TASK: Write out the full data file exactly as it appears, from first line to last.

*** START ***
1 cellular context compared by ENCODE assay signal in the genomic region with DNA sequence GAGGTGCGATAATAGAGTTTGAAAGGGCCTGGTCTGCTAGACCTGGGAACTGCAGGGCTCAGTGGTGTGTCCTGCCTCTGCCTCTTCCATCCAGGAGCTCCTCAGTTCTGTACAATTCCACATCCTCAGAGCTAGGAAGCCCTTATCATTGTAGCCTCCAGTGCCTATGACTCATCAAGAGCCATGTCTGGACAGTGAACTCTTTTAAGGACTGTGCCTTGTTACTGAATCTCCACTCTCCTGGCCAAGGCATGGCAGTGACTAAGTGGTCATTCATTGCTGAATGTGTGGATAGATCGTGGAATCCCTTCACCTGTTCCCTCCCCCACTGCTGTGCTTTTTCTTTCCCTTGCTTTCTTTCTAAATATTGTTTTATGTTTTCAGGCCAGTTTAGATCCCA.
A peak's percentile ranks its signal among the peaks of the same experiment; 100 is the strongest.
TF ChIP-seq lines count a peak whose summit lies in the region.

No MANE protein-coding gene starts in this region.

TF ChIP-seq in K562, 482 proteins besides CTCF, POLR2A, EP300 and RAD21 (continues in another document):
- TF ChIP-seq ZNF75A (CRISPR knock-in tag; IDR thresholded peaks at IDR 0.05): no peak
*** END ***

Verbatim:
1 cellular context compared by ENCODE assay signal in the genomic region with DNA sequence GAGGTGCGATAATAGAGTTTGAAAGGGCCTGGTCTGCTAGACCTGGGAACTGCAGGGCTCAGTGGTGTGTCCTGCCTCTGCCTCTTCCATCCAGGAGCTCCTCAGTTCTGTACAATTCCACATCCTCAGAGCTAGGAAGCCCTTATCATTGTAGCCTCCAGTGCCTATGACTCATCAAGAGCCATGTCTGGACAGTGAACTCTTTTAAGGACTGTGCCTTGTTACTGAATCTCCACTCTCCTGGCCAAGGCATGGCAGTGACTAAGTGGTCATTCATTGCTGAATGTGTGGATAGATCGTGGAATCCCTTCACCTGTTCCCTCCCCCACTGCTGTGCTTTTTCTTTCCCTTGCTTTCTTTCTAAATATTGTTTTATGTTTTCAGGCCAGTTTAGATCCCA.
A peak's percentile ranks its signal among the peaks of the same experiment; 100 is the strongest.
TF ChIP-seq lines count a peak whose summit lies in the region.

No MANE protein-coding gene starts in this region.

TF ChIP-seq in K562, 482 proteins besides CTCF, POLR2A, EP300 and RAD21 (continues in another document):
- TF ChIP-seq ZNF75A (CRISPR knock-in tag; IDR thresholded peaks at IDR 0.05): no peak